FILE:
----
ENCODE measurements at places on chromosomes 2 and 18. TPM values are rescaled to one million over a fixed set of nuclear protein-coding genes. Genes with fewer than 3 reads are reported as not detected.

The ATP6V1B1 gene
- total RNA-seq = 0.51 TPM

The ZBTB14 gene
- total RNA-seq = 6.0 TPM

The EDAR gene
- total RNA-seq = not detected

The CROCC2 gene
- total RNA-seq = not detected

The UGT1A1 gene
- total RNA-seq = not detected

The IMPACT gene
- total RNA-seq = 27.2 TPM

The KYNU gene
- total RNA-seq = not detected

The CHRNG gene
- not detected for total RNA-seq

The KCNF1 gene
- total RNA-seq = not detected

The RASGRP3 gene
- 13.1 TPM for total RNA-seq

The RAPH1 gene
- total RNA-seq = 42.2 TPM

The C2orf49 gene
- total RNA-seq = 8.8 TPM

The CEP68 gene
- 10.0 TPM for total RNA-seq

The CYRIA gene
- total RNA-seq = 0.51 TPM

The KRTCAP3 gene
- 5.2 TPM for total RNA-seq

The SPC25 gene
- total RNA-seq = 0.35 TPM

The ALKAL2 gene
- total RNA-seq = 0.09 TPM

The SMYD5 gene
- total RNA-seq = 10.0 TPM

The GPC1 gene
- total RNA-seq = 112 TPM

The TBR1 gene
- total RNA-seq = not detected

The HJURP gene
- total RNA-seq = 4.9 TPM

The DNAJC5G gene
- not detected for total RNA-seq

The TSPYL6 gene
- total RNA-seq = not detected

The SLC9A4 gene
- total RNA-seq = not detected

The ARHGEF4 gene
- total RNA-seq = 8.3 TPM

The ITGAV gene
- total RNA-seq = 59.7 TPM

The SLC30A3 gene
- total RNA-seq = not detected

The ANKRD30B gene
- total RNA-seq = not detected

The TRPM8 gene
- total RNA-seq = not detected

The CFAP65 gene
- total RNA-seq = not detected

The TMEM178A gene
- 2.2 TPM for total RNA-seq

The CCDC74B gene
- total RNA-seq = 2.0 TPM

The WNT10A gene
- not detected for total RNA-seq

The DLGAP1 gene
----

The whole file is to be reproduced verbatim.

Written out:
ENCODE measurements at places on chromosomes 2 and 18. TPM values are rescaled to one million over a fixed set of nuclear protein-coding genes. Genes with fewer than 3 reads are reported as not detected.

The ATP6V1B1 gene
- total RNA-seq = 0.51 TPM

The ZBTB14 gene
- total RNA-seq = 6.0 TPM

The EDAR gene
- total RNA-seq = not detected

The CROCC2 gene
- total RNA-seq = not detected

The UGT1A1 gene
- total RNA-seq = not detected

The IMPACT gene
- total RNA-seq = 27.2 TPM

The KYNU gene
- total RNA-seq = not detected

The CHRNG gene
- not detected for total RNA-seq

The KCNF1 gene
- total RNA-seq = not detected

The RASGRP3 gene
- 13.1 TPM for total RNA-seq

The RAPH1 gene
- total RNA-seq = 42.2 TPM

The C2orf49 gene
- total RNA-seq = 8.8 TPM

The CEP68 gene
- 10.0 TPM for total RNA-seq

The CYRIA gene
- total RNA-seq = 0.51 TPM

The KRTCAP3 gene
- 5.2 TPM for total RNA-seq

The SPC25 gene
- total RNA-seq = 0.35 TPM

The ALKAL2 gene
- total RNA-seq = 0.09 TPM

The SMYD5 gene
- total RNA-seq = 10.0 TPM

The GPC1 gene
- total RNA-seq = 112 TPM

The TBR1 gene
- total RNA-seq = not detected

The HJURP gene
- total RNA-seq = 4.9 TPM

The DNAJC5G gene
- not detected for total RNA-seq

The TSPYL6 gene
- total RNA-seq = not detected

The SLC9A4 gene
- total RNA-seq = not detected

The ARHGEF4 gene
- total RNA-seq = 8.3 TPM

The ITGAV gene
- total RNA-seq = 59.7 TPM

The SLC30A3 gene
- total RNA-seq = not detected

The ANKRD30B gene
- total RNA-seq = not detected

The TRPM8 gene
- total RNA-seq = not detected

The CFAP65 gene
- total RNA-seq = not detected

The TMEM178A gene
- 2.2 TPM for total RNA-seq

The CCDC74B gene
- total RNA-seq = 2.0 TPM

The WNT10A gene
- not detected for total RNA-seq

The DLGAP1 gene